In an exclusive interview with Ag Equipment Intelligence, Howard Dahl, president and CEO of the Fargo, N.D., manufacturer of farm machinery, says it’s developing machinery that will help improve the economics of transporting biomass. This is a major hurdle in expanding use of biofuels produced from cellulosic materials.
“Clearly we haven’t seen the big breakthrough in biomass for biofuels yet,” says Dahl. “At the heart of biomass economics is transporting the material. We’re working on something for the compression of the biomass, to take it and make it very dense for transport. The equipment that we’re researching right now could work regardless of the crop — corn stover, switchgrass, miscanthus or whatever.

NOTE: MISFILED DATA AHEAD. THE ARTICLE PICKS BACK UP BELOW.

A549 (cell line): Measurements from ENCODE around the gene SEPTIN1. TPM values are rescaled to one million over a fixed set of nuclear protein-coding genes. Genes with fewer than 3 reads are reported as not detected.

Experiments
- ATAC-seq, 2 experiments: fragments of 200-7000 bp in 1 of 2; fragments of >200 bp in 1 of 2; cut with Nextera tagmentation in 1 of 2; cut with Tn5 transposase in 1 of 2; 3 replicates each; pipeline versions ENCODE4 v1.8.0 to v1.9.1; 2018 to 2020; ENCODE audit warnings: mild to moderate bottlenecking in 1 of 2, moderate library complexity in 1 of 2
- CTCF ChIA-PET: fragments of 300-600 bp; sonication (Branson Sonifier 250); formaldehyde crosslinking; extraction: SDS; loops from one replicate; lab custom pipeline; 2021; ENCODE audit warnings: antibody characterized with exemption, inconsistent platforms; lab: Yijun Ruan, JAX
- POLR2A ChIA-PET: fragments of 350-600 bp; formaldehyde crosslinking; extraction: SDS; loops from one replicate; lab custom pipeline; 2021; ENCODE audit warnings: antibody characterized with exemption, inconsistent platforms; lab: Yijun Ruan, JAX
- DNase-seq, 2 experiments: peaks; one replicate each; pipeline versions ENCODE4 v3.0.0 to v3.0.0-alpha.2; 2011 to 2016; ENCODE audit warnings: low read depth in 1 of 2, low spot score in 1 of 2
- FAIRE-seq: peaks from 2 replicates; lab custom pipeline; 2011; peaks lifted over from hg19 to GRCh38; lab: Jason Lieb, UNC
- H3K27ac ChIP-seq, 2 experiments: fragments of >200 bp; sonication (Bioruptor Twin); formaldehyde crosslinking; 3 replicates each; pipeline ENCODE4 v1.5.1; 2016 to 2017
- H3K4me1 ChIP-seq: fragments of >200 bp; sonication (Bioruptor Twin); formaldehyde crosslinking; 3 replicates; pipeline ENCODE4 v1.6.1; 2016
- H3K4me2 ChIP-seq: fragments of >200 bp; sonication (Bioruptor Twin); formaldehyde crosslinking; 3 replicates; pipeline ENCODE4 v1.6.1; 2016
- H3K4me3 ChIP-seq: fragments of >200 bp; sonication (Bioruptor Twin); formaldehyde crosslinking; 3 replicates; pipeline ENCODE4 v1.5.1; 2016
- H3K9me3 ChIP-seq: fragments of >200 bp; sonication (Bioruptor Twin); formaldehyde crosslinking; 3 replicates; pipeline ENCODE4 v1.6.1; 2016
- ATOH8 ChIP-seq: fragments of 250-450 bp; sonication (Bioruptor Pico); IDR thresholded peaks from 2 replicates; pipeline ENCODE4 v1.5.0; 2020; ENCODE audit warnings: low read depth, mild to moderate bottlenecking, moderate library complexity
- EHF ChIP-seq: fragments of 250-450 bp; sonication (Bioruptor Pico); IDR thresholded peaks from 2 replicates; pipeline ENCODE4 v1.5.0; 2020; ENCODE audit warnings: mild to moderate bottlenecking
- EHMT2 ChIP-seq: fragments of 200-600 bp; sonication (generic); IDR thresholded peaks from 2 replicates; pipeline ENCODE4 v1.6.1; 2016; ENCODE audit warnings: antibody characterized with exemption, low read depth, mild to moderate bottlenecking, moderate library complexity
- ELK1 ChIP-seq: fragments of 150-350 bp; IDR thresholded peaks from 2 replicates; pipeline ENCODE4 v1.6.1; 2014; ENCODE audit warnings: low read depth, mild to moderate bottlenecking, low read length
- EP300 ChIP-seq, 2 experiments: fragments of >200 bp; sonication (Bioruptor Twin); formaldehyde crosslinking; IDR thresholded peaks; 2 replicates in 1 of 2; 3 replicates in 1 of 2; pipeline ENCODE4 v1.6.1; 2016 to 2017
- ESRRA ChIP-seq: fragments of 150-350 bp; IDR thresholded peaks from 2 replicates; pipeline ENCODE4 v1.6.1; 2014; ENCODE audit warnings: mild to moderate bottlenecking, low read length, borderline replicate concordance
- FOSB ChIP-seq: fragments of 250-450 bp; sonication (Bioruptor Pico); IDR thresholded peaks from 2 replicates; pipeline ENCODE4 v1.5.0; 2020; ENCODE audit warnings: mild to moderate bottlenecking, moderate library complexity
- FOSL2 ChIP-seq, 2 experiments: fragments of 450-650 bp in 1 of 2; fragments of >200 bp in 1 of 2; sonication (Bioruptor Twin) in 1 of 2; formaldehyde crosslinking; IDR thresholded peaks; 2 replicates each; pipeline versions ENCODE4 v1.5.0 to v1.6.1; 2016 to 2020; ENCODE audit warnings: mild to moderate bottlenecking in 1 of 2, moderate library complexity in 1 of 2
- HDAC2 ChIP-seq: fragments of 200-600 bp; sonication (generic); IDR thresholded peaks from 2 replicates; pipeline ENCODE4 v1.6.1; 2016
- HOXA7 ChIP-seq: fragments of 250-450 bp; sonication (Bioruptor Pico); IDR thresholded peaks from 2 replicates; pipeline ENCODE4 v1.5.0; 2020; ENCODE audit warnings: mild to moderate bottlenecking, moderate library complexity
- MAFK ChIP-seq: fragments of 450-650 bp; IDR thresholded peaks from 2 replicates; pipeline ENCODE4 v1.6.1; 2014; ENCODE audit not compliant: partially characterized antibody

“There are machines in Switzerland and China designed to compress these materials, but their price tags are something like $500,000, and their throughput isn’t great. We have a prototype that we’re fine-tuning. On paper the engineering calculations look very good. Theoretically, it will handle more throughput at roughly one-tenth the cost than other equipment that is currently being used. It still has a long way to go to be viable, but it’s interesting enough that we’ve been working on it for some time,” says Dahl.
Amity manufactures sugar beet planting and harvesting machinery and soil-sampling equipment. Recently, it introduced an air seeder for both no-till and conventional tillage markets.
Its connection with sugar beets also represents another strong possibility for Amity to expand its business in biofuels.
“We hope that tropical sugar beets become a player in production of biofuels. There’s some compelling evidence that sugar beets are a much better source of ethanol than corn. In the tropics, they may even be a better source than sugar cane. With the same amount of water, farmers can get two crops in annually compared with only one cane harvest per year.
“There are varieties of tropical sugar beets being developed for this purpose,” says Dahl.
— From Ag Equipment Intelligence, December 2009